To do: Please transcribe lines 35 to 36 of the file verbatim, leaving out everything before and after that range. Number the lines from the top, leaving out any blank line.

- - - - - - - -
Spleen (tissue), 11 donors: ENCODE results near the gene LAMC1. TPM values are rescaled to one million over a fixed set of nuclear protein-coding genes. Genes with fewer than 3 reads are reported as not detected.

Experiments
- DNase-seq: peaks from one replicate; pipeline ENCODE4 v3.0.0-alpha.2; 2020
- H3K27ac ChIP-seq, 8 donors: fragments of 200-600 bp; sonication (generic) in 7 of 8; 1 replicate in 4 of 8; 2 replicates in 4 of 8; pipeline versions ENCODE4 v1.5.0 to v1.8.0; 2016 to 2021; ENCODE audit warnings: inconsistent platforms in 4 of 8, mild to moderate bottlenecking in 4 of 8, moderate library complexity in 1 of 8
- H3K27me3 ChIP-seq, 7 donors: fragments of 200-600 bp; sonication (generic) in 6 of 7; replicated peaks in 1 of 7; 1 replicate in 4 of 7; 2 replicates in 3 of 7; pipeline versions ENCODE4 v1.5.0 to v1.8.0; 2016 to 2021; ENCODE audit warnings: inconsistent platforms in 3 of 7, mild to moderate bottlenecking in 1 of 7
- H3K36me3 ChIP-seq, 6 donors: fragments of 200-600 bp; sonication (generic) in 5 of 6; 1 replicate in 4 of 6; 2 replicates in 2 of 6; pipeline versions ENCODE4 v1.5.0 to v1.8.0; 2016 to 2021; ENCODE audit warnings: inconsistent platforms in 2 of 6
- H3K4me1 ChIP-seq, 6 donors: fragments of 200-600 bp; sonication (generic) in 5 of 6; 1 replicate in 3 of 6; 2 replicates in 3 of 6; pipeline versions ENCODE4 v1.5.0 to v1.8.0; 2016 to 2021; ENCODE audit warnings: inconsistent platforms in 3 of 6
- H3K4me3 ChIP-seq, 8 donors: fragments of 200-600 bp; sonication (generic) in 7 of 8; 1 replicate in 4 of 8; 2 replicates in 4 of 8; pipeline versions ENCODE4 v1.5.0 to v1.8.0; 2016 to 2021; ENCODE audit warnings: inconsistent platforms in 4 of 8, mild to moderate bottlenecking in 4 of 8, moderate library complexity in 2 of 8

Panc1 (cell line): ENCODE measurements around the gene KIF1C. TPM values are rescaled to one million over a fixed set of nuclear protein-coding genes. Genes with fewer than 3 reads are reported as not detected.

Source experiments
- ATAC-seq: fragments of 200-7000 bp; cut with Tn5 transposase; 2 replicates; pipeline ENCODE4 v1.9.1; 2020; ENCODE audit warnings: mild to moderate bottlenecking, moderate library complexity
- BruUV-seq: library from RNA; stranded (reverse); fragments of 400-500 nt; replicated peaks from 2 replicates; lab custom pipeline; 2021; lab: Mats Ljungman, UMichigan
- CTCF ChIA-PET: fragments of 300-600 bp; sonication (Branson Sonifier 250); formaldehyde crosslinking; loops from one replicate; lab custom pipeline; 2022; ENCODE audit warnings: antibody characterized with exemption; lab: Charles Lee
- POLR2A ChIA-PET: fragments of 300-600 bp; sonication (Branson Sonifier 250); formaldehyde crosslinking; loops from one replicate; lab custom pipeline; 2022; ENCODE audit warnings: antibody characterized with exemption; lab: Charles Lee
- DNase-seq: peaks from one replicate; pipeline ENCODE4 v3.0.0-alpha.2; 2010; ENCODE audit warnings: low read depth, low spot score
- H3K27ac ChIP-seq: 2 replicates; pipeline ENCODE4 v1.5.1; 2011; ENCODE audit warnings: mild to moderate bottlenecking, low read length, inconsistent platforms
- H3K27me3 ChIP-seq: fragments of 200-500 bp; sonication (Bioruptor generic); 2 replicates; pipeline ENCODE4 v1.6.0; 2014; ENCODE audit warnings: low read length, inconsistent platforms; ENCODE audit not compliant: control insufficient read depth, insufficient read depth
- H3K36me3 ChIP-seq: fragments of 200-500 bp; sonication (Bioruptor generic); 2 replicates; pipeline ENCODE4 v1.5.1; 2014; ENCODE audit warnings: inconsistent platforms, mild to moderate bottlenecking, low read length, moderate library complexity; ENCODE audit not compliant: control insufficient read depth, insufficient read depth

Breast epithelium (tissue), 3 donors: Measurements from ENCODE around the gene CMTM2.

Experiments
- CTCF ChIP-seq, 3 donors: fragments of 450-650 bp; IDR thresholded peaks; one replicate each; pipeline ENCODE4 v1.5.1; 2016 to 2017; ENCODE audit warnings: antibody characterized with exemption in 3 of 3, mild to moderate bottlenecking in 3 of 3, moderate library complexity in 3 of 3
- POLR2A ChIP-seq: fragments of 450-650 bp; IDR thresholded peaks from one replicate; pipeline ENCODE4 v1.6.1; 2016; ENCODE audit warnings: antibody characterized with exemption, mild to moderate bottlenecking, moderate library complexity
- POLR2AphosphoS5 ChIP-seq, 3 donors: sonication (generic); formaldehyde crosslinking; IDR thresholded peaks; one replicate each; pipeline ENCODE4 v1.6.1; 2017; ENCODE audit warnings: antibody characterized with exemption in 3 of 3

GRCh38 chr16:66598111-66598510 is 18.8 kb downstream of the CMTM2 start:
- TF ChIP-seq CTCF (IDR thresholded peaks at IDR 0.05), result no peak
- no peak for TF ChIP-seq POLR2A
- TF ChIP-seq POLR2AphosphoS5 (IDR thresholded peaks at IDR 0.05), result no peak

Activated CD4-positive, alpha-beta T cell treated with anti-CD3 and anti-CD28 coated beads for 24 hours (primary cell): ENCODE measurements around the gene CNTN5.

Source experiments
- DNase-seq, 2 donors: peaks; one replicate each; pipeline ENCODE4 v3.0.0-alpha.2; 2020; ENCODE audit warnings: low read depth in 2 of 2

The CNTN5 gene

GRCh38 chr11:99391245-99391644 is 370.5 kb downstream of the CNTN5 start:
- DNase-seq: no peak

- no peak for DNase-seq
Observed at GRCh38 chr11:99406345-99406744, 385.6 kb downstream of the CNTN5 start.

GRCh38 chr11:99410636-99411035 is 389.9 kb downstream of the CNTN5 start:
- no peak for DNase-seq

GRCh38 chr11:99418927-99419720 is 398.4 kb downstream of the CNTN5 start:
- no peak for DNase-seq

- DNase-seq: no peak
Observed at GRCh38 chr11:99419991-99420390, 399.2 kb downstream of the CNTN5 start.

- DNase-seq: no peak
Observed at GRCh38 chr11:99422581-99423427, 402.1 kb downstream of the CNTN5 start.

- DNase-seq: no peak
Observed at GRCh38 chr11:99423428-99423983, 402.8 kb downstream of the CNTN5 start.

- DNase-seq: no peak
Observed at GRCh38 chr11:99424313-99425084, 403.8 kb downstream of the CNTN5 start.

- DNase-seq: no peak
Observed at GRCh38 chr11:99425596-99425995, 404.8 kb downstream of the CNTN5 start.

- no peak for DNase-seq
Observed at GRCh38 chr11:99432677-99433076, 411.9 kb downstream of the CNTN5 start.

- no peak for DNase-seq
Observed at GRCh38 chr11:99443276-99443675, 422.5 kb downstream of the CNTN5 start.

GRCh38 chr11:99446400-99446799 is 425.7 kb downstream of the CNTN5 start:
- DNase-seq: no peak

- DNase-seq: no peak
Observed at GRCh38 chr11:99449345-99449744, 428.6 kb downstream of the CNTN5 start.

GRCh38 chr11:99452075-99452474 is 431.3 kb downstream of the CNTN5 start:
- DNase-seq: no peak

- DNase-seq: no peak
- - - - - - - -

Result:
Observed at GRCh38 chr11:99406345-99406744, 385.6 kb downstream of the CNTN5 start.

GRCh38 chr11:99410636-99411035 is 389.9 kb downstream of the CNTN5 start: